All Aviation Articles By Allen Howell

Business Travel is up with Airlines and Business Aviation

News of the past two weeks indicates some signs of recovery in travel overall and maybe even the beginning of a recovery in the business aviation sector of travel.

But is it a real recovery across the entire industry?

USA Today reports that business travel is up, and surveys of travel executives indicates that their company’s people will travel more in 2011. Even though travel will be up there is a new mindset that is more frugal about how travel dollar are spent.

Excerpts from the USA Today article:

The economic downturn has left its mark. The ACTE survey finds that 54.1% of corporate travel executives in the U.S. are “encouraging or mandating” alternatives to travel, such as videoconferencing. And a survey by Egencia finds that 56% of North American travel managers say they increased advanced-ticket bookings in the last year to keep expenses in check.

“In general, travel managers and purchasers have decided this new frugality is working well, and it’s allowing them to do a lot with a limited travel budget, and they’re sticking with it,” says Noah Tratt, vice president, supplier relations for Egencia Americas.

That can mean squeezing two or three clients into a trip. Corporate fliers are more likely to be sitting in coach when criss-crossing the U.S., though they might be able to book business class for flights overseas. And business travelers may be asked to use the frequent-flier points they’ve accrued on business trips if they want to upgrade to a premium section.

A NY Times article reports that Gulfstream orders in the 3rd quarter were the best since 2008 and deliveries are up over last year. The catch here is that the majority of Gulfstream aircraft now are being sold outside the US.

The good news is that people still need to travel to grow business. Video conferencing has not yet totally replaced the face to face meeting.

[more]The bad news is that Cessna laid off another 700 employees in September and slowed production so the recovery is not across the board here in the US. Used aircraft prices are still depressed indicating a lack of demand. The manufacturers think, or hope, this will change in 2012.

It seems to me that the US Business Aviation market is going to be stuck in a no growth mode for 2011 with maybe some recovery in 2012, barring a major economic game changing event.

Where the growth seems to be is in Asia, India and Latin America. There is great opportunity in China where there are only about 1000 GA aircraft in the country of 1.4 billion people compared to 200,000 GA aircraft here in the US.

Has the US Business Aviation market reached maturity in its life cycle?

If so, then we must find ways to reinvent the business if we want growth.  Or move to China.

Is business aviation stuck in the economic doldrums?

Over the last year, I have frequently been asked how it is going in our business. To be honest, it has been a rough ride for most of us in aviation.  These sincere questions that I get about our business and the industry we work in come from vendors, customers, friends and family.

My answer is usually something like “it feels like treading water with concrete filled boots …. but we are still above water.” Most of our peers in business aviation and many in other industries say the same things. Never have we worked so hard just to stay even or dig out of the hole.  

Two years into the toughest economic conditions I have seen in business aviation, the media reports that we are no longer in a recession.  That may be true, but progress seems to be measured in inches rather than in nautical miles.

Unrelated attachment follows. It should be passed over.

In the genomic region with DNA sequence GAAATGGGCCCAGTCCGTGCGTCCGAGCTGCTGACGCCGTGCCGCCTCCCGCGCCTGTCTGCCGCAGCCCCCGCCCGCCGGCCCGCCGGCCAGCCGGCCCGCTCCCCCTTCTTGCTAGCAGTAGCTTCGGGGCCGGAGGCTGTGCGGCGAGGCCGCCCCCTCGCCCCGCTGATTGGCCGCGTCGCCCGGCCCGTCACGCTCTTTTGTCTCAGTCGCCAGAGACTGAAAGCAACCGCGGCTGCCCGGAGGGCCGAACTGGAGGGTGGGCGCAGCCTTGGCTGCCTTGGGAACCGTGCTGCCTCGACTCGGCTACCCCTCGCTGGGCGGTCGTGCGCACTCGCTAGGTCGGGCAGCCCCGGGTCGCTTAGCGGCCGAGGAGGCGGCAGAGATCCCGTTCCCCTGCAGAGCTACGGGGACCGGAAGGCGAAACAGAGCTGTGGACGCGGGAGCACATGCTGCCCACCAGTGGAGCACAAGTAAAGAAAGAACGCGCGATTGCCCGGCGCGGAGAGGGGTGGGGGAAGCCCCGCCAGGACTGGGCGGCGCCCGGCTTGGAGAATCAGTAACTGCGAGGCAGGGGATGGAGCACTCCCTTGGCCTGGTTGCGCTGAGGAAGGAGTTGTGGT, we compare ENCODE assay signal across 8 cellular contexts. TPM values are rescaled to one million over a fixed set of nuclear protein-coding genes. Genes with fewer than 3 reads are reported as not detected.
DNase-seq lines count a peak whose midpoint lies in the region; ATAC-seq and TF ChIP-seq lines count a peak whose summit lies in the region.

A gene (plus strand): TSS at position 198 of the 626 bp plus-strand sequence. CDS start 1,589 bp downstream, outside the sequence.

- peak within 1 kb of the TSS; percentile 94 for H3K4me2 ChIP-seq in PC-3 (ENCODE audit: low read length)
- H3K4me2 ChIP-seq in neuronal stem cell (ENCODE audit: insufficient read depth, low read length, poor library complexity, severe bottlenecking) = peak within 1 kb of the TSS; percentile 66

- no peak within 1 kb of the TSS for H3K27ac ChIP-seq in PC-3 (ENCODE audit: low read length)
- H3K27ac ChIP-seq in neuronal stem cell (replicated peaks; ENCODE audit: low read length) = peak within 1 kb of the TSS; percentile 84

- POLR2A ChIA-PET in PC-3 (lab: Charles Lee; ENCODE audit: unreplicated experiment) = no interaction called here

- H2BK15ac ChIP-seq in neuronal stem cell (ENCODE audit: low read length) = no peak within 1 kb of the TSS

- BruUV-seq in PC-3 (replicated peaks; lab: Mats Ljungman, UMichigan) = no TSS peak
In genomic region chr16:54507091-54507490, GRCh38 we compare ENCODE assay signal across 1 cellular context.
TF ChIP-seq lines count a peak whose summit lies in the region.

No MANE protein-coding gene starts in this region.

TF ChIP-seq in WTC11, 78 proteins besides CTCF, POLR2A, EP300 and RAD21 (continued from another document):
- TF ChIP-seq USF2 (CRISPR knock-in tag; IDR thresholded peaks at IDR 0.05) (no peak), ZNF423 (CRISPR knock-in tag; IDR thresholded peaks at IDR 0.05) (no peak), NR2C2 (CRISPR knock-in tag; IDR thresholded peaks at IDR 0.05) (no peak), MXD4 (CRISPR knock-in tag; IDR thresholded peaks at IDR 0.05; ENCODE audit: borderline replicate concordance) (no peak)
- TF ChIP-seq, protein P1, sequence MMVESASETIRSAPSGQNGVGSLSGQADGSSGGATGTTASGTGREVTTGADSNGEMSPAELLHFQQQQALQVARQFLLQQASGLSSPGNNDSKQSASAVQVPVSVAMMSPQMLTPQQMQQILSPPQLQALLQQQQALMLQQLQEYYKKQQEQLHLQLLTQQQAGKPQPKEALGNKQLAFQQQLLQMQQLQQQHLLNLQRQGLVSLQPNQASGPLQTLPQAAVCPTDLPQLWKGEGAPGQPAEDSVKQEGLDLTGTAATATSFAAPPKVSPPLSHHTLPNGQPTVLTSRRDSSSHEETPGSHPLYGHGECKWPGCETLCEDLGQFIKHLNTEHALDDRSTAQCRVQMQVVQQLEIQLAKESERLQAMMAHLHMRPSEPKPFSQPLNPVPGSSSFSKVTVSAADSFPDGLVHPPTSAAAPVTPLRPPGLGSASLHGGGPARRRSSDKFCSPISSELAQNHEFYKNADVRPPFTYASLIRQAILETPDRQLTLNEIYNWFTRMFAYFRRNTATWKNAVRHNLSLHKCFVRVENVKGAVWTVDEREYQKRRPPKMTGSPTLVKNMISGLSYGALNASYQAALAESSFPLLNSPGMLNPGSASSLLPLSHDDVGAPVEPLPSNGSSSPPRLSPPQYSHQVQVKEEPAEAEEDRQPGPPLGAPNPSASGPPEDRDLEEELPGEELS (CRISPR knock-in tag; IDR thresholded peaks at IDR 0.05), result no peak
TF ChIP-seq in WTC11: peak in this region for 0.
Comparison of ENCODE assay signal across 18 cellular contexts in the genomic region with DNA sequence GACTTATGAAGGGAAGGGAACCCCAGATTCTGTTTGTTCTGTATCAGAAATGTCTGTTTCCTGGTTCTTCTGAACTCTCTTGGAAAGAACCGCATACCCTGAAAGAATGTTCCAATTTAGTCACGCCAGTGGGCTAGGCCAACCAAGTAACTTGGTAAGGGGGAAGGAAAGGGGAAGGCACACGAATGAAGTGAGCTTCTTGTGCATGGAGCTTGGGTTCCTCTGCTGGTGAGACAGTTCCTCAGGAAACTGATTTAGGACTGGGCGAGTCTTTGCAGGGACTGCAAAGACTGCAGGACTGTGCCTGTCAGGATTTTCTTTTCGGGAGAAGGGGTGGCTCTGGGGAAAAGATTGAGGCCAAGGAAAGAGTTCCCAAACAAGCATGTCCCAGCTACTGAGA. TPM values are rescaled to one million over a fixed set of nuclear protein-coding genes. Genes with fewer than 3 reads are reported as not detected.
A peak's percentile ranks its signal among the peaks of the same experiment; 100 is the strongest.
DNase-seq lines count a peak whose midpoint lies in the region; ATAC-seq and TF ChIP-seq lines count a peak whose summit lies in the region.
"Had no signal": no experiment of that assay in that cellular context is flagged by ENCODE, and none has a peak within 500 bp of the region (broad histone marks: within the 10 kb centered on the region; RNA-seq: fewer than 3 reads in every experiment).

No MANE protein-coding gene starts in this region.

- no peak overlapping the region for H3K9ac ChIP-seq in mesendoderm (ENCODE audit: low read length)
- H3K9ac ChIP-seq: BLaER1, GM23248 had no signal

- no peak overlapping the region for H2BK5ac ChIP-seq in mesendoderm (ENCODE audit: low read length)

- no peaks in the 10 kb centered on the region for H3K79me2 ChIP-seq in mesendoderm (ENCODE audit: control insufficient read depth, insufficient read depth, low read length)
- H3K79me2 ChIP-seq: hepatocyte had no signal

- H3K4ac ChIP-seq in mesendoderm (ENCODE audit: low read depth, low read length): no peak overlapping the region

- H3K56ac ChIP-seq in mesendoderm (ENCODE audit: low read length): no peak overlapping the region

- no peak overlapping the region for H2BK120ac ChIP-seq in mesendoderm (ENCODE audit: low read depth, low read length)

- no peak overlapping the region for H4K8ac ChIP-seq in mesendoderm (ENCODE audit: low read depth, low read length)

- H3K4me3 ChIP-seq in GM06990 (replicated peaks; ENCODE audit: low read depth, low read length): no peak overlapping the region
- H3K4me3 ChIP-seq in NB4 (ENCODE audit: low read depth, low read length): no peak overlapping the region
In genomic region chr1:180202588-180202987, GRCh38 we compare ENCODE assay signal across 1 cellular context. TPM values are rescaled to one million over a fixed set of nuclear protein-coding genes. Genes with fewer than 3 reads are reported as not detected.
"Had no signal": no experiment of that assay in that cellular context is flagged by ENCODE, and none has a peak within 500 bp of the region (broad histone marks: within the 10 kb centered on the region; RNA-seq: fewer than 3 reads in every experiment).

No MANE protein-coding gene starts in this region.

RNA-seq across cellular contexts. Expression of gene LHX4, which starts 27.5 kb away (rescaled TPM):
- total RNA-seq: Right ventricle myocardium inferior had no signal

Flight activity reports from Avinode and industry trade associations are optimistic, showing slight increases. Fortunately, businesses and individuals have not stopped flying in business and private aircraft; so, our part of the world seems to be picking up nicely in the third quarter of this year.

But when I speak with friends who are out there selling new aircraft, peers in the charter and aircraft management business, and vendors who supply our industry with fuel, aircraft, parts and support services I get different feelings about recovery. While we may be seeing an uptick in charter, ask the aircraft manufacturers in Wichita if the recession is over.  If not for government related aviation spending and international demand for new aircraft, the aircraft manufacturers would be hurting even worse than they are.

It seems that not too many businesses are buying new aircraft in the US, and the reversal of this trend could be years in the making. There is a huge inventory of used aircraft right now and the prices are lower than at any other time in the last 30 years, at least in relation to the price of new aircraft. Manufacturers are discounting new aircraft off of list price, something that was practically unheard of in this industry even as recently as three years ago.

So what is the solution, short of accepting that we will just be here in the trenches for the next few years and will have to slug our way out of the aviation recession?

I don’t know the answer, but the question is certainly worth considering by those of us who don’t want to accept that the current situation is what must be.

[more]

It seems that in the history of the United States, game changing innovation has spurred major growth. The railroads connected the country, opening up new markets.  Mass production and the automobile opened and connected the country even further, creating millions of good jobs.  And in the last few decades, technology innovation created a whole new economy.

The barrier to growth in business and private air travel seems to be price. To surmount that barrier, either more people need to attain the financial ability to take advantage of private aviation or the price has to come down. Either solution works just as well for growth in business aviation..

We can’t do much to affect the affluence of the overall population; but, we can innovatively lower the price of private aircraft travel to bring in a bigger audience.  Three decades ago, Southwest did this in the airline industry and changed the demographics of airline travelers. I don’t know that private aviation can do exactly what what Southwest did; however,  there must be a combination of solutions that, in aggregate, will change the pricing of business aviation to bring in a larger customer base. 

One thing I feel certain of is that the growth and restart of this economy, in general, and of the business aviation economy, in particular, will not come from any government program.

So, let’s not wait on the politicians for the answer. Let’s create our own recovery!

What do you do with a few hundred parked regional jets?

Based on reports in USA Today, The Wall Street Journal and Bloomberg, Delta plans to park a big majority of the 50 seat regional jet fleet, operated by its subsidiary Comair, for economic reasons.

Other regional airlines have already parked, or they are soon to park many of their 50 seat or less aircraft. Michael Boyd of Boyd Group International is quoted in an Arkansas Online article saying that by 2015 US airlines will only be operating 200 regional jets with 50 or fewer seats, down from about 1200 at an all time high.  The 50 seat regional jet does not work in a cost driven airline world, especially when fuel is high.